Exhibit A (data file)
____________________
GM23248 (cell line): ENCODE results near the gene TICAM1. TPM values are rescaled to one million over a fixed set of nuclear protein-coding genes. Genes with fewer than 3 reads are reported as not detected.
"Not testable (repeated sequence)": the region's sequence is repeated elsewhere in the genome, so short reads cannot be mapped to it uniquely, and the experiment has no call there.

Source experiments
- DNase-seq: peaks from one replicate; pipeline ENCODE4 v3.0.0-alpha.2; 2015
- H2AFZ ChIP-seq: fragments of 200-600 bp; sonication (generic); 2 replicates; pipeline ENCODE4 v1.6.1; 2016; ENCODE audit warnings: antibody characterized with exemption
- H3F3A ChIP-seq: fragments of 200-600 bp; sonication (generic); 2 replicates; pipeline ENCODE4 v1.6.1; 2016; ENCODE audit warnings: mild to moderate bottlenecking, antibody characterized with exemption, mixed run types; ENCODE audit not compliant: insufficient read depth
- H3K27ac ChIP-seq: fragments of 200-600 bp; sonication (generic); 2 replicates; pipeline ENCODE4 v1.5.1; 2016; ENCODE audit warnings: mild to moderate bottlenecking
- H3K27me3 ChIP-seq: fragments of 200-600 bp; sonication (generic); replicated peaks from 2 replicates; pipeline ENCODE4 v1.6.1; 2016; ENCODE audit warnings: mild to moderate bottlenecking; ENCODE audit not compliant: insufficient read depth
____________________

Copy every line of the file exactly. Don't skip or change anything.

GM23248 (cell line): ENCODE results near the gene TICAM1. TPM values are rescaled to one million over a fixed set of nuclear protein-coding genes. Genes with fewer than 3 reads are reported as not detected.
"Not testable (repeated sequence)": the region's sequence is repeated elsewhere in the genome, so short reads cannot be mapped to it uniquely, and the experiment has no call there.

Source experiments
- DNase-seq: peaks from one replicate; pipeline ENCODE4 v3.0.0-alpha.2; 2015
- H2AFZ ChIP-seq: fragments of 200-600 bp; sonication (generic); 2 replicates; pipeline ENCODE4 v1.6.1; 2016; ENCODE audit warnings: antibody characterized with exemption
- H3F3A ChIP-seq: fragments of 200-600 bp; sonication (generic); 2 replicates; pipeline ENCODE4 v1.6.1; 2016; ENCODE audit warnings: mild to moderate bottlenecking, antibody characterized with exemption, mixed run types; ENCODE audit not compliant: insufficient read depth
- H3K27ac ChIP-seq: fragments of 200-600 bp; sonication (generic); 2 replicates; pipeline ENCODE4 v1.5.1; 2016; ENCODE audit warnings: mild to moderate bottlenecking
- H3K27me3 ChIP-seq: fragments of 200-600 bp; sonication (generic); replicated peaks from 2 replicates; pipeline ENCODE4 v1.6.1; 2016; ENCODE audit warnings: mild to moderate bottlenecking; ENCODE audit not compliant: insufficient read depth